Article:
Joanne Lebert, director of the Great Lakes program at Ottawa-based NGO Partnership Africa Canada, one of the co-founders of the famed Kimberly Process for “blood diamonds,” said Mr. Dewar’s legislation essentially provides a blueprint for how to source minerals responsibly from a region where violent crimes, particularly rape, are tied to “artisanal” extractive industries. About 200 companies, including RIM, Ms. Lebert added, are now participatants in regional activities aiming to enshrine the OECD guidelines on conflict minerals – which are now law in the DRC and in Rwanda.

“This is a much improved approach to Dodd Frank because it lays out for Canadian stakeholders and others on how to source responsibly from the region with intitatives that are actually being tested,” said Ms. Lebert, who advised Mr. Dewar on the bill. “It’s the type of enlightened guidance that’s been missing.”

Mr. Dewar concedes that arguing for this bill from the benches of the Official Opposition may not be enough to get it passed in Ottawa with a Conservative majority government, which has tended to champion the country’s resource and extractive sectors – and is in the middle of implementing a foreign policy that ties aid money more closely with Canadian mining companies overseas. The legislation, if passed, would require companies to lodge an annual, audited review of their supply chain practices, which would then be made public by the Department of Foreign Affairs. Instead, Mr. Dewar hopes to stir up a grassroots movement in support of the bill.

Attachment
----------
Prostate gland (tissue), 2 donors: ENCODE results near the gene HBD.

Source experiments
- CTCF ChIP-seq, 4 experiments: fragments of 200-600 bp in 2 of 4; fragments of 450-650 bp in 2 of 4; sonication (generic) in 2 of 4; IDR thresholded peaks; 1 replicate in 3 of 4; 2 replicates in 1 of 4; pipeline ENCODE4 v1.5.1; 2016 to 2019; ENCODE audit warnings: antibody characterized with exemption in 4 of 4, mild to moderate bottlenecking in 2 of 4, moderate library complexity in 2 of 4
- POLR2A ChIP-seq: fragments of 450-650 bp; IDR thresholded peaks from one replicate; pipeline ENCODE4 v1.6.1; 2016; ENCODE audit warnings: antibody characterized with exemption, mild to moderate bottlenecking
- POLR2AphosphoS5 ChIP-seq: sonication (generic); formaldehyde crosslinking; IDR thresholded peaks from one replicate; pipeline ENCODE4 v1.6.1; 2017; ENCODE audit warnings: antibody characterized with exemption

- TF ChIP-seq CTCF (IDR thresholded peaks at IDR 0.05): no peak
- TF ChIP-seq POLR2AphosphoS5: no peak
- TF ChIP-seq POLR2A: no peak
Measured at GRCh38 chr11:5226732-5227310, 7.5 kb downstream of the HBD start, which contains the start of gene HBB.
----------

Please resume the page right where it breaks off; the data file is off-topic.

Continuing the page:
But in some ways, the change is coming anyway: The OECD guidelines, which Mr. Dewar’s bill would enshrine in Canada, are the main existing set of rules on the subject.